To tip or not to tip are social dilemmas we struggle with every day. You get that odd feeling when you don’t leave a tip, and when you decide to tip, you waver uncertainly over how much.
We are not alone in this, for there is no agreement on this around the world either. Tipping is a norm in some countries but not in others.
A check online shows that the tipping culture is well established in Europe and North America, but not in Asia.
According to Conde Nast Traveler, China, like many Asian countries, comes from a no-tipping culture. The same is true of Korea and Japan. In Japan, waiters may even decline a tip when proffered.
It warns in a March guide that, “tipping rules vary by country, by region, and by scenario. A modest rounding up of the check may be fine in some places and insufficient in others.”
In Singapore, a country whose government has proclaimed in the past that “tipping is not a way of life”, tipping seems poised to replace the service charge.
The Straits Times reports earlier this year that a wave of new eateries has done away with the service charge and leaves diners to tip at their own discretion.
It says at Australian barbecue restaurant Burnt Ends, its manager Thomas Koh hopes the waiver of the service charge will change “the big fat lie in the industry”.
“Being in the industry for so long, we know that service charge seldom goes to service staff,” he is reported as saying. “Hopefully, we will also help start a positive movement in the local scene.”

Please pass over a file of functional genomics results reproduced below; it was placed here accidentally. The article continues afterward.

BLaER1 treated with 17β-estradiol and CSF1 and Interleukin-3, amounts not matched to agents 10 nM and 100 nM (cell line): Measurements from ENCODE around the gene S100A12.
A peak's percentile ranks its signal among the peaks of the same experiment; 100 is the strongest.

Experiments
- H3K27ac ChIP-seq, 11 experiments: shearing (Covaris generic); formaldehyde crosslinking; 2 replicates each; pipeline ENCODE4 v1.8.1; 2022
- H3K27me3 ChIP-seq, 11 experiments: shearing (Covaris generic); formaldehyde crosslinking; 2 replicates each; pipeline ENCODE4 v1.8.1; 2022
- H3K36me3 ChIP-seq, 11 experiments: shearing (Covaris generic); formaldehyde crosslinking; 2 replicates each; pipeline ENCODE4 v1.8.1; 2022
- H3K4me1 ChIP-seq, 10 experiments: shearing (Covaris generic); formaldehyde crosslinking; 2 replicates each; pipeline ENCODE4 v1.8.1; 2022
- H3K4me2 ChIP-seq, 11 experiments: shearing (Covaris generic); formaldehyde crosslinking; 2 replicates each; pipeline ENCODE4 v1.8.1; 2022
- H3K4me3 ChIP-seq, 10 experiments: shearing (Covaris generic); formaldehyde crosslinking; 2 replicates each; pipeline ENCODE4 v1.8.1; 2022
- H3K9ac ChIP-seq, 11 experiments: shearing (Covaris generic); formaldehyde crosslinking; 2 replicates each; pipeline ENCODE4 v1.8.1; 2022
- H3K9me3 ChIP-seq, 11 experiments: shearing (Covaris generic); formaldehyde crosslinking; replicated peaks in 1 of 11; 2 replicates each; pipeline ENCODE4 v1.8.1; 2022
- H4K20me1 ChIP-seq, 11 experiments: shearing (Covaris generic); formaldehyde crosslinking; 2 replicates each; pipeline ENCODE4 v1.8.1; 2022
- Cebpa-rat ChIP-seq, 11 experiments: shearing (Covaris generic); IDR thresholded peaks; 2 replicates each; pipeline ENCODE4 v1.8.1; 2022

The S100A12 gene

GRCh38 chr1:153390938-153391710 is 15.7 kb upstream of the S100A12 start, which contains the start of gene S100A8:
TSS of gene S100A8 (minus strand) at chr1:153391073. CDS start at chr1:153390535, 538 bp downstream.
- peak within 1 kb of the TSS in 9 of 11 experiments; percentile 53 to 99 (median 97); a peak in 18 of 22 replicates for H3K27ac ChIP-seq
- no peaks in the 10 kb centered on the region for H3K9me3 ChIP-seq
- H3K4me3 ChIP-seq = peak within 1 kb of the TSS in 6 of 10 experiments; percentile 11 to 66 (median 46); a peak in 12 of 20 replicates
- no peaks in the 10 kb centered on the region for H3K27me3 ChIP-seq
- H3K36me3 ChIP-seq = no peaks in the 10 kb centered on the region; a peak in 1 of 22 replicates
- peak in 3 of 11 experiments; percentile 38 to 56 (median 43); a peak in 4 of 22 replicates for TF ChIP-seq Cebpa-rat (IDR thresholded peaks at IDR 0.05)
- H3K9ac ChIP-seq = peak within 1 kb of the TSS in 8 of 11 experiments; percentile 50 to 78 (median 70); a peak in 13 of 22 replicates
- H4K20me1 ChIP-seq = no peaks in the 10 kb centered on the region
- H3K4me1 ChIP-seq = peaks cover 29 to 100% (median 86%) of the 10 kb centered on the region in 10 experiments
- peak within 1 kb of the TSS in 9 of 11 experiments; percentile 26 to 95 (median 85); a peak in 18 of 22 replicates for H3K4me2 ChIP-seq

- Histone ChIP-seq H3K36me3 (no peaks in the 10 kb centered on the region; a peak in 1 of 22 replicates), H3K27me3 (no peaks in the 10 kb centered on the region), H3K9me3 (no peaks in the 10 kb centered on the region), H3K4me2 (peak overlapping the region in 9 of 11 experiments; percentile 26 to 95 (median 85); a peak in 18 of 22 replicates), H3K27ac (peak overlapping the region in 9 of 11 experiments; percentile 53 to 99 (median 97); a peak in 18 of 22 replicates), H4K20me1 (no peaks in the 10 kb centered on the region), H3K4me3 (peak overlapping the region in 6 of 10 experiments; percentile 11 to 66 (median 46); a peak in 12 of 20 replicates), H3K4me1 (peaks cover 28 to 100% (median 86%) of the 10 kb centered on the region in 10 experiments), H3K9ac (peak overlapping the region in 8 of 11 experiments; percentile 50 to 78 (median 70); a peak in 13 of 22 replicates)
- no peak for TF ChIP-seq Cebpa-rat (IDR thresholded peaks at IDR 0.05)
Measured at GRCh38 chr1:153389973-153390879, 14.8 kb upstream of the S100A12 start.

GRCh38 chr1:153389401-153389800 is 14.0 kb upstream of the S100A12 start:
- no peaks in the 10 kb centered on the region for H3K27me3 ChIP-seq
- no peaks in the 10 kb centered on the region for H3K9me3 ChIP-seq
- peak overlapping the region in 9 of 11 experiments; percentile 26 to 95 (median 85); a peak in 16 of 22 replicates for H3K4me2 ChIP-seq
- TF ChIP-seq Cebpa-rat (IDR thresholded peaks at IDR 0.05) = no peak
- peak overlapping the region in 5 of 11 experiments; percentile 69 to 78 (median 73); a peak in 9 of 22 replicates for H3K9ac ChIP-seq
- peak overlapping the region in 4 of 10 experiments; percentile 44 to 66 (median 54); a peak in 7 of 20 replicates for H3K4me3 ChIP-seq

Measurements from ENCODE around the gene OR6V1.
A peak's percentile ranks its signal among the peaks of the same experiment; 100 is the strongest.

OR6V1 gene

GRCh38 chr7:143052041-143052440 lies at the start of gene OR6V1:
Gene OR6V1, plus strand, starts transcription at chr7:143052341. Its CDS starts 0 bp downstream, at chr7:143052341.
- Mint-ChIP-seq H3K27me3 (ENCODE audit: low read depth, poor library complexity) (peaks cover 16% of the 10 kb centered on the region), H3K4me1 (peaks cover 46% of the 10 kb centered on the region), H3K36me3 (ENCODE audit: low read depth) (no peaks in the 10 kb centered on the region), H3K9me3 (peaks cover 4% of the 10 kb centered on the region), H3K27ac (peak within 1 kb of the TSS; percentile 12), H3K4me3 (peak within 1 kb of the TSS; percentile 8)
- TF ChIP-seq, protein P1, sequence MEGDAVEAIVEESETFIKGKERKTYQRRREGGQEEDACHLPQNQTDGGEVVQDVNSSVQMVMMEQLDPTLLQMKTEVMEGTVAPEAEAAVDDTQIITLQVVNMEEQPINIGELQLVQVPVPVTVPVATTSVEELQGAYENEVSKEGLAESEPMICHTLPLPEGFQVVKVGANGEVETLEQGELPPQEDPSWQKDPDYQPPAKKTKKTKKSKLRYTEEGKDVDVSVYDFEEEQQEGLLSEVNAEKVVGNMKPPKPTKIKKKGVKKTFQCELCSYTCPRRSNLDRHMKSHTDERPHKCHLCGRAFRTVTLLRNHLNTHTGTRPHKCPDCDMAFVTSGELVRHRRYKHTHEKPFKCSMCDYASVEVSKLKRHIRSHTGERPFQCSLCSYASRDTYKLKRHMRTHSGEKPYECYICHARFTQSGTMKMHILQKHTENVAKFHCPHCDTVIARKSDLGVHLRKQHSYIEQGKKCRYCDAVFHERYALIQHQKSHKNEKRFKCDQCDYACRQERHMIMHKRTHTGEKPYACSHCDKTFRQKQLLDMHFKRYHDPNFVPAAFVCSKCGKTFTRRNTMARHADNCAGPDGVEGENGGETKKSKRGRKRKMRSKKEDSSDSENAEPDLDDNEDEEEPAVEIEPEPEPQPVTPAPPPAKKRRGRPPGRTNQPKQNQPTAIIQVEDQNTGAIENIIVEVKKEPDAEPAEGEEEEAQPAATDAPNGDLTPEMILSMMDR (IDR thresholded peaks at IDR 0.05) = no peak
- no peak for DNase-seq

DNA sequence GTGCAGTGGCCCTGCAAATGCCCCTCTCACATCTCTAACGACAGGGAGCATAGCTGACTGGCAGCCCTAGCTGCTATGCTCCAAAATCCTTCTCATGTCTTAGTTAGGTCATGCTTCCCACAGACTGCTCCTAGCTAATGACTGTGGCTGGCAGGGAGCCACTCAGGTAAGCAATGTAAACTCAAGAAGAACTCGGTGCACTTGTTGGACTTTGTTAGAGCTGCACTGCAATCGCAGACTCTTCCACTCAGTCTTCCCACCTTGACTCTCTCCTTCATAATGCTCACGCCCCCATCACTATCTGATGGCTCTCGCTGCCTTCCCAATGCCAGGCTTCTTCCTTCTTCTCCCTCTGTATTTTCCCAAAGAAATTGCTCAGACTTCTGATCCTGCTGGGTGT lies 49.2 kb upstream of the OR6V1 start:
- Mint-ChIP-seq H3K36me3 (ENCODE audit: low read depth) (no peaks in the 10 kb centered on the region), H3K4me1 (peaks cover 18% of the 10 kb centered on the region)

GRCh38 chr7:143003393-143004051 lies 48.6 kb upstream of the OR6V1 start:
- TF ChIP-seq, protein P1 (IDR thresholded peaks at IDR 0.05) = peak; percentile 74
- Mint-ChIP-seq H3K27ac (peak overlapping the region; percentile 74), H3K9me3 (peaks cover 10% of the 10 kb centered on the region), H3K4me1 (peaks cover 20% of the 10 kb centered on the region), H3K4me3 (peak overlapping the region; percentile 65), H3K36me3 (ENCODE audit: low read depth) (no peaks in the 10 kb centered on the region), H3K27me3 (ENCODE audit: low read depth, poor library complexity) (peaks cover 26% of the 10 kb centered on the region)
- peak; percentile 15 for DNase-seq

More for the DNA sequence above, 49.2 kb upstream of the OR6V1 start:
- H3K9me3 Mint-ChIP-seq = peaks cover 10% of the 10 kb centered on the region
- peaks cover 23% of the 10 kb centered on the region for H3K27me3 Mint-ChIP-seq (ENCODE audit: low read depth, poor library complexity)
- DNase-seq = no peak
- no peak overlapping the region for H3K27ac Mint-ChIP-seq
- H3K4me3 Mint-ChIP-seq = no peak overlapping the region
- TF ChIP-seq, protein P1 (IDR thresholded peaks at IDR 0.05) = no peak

In the United States, tipping is highly expected and leaving a table without first tipping is frowned upon. Here, tipping has a deeper social and economic impact than just expressing gratitude for services rendered.
Tips are expected in many work sectors in the US, according to BBC America, especially in the “tipped employees” category such as waiters and bartenders where the minimum wage is below US$6 (RM18) per hour.
An article on Wall Street Journal last August notes that nearly 15% of the nation’s 2.4 million waiters and waitresses live in poverty, compared with about 7% of all workers. Tipping is almost mandatory in all restaurants with table service to help make up for the low pay.
According to BBC America, “tipping 15% to 25% of the total bill is normal. In high-end establishments, they hope you’ll leave (tips) nearer to 25% – and possibly tip the maitre d’ five or 10 bucks (on top of the tip you leave on the bill).”
If you leave less than 15%, the staff would assume that you aren’t happy with their service and if you leave 10% or less (sometimes they leave two pennies) on the bill, it’s a code to show that you are very unhappy with them.
Popular travel and living website GoNomad.com lists that in the United Kingdom, a service charge of 12.5% is included in the bill at some restaurants. “If it is not present, then a 10-15% tip is generally acceptable in most eateries. However, tipping is not necessary at the bar in a pub.”
In restaurants in Germany, the common tip is 10% of the total bill. The waiting staff, however, receives a monthly salary that is considerably higher than the US minimum wage. If the restaurant bill is very high (including, for example, very expensive wines), the tip is usually no more than 5 to 6%.
The website also states that in Italy, tipping is kept to a minimum. “No tips are expected, but, again, if you feel as though the person did a great job, feel free to round up to the next highest amount. Also remember too that you are being charged a coperto (cover charge) or possibly for pane (bread) as well.”
The local scene
In Malaysia, it is considered polite and an act of generosity to tip. While it is not expected – and you are not begrudged when you don’t – it is much appreciated when you do and is even hoped for.